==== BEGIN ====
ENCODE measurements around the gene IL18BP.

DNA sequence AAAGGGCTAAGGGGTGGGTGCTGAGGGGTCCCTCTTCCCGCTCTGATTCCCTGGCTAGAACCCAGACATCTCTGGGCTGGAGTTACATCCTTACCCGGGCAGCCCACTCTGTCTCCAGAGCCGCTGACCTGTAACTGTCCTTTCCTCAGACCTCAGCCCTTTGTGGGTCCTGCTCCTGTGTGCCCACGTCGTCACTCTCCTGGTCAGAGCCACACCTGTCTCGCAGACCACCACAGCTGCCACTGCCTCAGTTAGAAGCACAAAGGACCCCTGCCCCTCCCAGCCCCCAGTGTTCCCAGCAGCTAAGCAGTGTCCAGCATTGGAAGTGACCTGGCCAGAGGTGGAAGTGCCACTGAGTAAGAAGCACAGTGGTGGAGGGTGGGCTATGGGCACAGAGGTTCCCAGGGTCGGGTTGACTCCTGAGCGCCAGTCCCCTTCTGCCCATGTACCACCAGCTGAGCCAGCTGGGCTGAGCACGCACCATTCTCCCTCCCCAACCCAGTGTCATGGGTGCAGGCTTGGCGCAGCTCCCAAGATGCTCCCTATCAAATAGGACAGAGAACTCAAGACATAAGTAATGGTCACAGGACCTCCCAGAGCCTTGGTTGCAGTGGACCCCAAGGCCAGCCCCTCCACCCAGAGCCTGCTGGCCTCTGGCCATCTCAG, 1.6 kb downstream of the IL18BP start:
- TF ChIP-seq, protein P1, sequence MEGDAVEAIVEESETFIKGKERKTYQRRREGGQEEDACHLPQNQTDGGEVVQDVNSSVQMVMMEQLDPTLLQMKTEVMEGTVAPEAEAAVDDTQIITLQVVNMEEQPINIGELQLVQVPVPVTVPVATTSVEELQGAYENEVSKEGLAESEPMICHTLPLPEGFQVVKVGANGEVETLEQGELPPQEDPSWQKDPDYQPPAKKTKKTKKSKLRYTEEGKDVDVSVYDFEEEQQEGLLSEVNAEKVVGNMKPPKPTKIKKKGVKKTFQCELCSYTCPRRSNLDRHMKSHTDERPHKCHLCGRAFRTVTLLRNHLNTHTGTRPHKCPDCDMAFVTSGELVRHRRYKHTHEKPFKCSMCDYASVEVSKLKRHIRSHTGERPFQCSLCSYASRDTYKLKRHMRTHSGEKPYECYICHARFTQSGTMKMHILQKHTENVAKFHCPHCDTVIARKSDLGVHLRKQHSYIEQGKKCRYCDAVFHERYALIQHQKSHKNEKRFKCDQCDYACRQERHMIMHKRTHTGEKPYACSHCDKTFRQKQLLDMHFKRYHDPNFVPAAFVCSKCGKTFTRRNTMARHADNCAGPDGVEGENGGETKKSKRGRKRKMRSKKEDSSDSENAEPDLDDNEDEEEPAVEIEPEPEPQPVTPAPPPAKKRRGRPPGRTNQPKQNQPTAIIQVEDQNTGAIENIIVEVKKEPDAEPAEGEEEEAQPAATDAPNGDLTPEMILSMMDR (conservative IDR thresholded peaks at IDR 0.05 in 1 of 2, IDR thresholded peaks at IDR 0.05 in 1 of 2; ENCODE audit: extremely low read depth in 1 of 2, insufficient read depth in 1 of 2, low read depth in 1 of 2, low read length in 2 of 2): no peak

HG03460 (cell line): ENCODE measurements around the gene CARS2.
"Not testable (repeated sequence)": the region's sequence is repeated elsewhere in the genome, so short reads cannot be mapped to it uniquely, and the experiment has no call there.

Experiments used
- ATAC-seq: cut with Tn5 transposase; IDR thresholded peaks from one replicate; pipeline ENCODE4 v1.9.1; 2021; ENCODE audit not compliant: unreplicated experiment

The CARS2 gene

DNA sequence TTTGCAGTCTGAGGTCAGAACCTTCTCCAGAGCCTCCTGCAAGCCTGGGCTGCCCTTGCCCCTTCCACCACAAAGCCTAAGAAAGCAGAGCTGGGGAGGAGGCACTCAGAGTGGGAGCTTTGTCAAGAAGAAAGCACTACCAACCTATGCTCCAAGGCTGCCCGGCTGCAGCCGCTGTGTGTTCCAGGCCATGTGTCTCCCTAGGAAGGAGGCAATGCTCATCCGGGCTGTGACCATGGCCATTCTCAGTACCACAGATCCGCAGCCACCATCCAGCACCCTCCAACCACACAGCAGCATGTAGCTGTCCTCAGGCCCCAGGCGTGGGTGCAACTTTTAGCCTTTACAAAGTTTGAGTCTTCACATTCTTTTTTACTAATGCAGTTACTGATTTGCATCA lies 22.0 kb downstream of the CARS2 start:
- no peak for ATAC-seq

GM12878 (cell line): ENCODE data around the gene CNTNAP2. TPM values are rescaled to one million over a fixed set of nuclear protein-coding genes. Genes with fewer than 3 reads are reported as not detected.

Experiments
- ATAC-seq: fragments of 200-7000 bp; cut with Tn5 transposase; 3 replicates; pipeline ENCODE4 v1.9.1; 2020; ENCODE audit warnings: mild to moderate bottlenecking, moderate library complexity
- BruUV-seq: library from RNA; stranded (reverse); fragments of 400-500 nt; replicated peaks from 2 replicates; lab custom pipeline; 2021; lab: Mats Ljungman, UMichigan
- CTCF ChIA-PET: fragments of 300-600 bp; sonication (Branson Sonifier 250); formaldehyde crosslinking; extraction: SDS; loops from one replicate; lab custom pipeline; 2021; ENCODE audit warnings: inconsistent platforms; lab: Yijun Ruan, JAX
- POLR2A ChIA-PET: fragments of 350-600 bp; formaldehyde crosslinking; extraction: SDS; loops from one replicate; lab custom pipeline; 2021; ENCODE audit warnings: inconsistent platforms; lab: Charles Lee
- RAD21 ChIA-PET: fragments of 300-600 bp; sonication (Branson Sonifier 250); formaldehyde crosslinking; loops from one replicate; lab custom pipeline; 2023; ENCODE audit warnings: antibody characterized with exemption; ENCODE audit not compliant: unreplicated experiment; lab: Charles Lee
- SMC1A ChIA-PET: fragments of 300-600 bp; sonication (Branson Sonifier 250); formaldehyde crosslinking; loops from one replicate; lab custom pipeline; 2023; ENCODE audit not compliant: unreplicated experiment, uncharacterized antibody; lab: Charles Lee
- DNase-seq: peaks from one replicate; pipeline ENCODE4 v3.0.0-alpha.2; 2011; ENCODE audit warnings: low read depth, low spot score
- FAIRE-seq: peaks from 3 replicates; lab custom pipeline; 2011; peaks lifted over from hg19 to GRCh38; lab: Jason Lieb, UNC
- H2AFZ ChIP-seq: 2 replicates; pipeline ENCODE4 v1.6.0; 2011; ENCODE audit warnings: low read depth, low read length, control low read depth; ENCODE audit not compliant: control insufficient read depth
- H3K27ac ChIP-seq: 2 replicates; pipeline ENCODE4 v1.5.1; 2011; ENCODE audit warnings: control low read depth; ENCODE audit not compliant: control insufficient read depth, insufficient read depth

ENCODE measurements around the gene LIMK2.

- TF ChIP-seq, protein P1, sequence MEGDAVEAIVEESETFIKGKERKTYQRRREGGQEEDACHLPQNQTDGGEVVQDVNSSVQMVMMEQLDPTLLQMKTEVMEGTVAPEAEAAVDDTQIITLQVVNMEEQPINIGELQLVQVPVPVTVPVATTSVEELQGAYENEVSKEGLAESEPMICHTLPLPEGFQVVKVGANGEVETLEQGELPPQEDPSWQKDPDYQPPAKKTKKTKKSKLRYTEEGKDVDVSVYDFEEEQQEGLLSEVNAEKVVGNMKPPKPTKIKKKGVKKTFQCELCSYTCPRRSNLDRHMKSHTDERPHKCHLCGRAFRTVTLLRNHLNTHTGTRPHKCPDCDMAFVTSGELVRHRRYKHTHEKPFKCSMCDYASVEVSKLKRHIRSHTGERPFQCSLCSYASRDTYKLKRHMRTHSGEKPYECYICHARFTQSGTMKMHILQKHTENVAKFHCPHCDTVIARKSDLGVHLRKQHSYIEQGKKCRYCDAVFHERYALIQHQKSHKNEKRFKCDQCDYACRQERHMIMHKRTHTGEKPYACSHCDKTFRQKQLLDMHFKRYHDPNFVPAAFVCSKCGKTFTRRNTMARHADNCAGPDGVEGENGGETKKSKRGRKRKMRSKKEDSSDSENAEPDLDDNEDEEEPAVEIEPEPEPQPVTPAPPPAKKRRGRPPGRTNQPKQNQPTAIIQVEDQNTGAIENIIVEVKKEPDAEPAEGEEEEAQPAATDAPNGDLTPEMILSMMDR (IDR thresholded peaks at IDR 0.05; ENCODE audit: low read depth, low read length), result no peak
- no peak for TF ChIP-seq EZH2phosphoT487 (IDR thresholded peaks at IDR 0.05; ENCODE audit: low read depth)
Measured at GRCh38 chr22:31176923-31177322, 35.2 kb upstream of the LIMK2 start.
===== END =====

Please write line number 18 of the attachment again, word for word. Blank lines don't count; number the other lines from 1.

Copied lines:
- SMC1A ChIA-PET: fragments of 300-600 bp; sonication (Branson Sonifier 250); formaldehyde crosslinking; loops from one replicate; lab custom pipeline; 2023; ENCODE audit not compliant: unreplicated experiment, uncharacterized antibody; lab: Charles Lee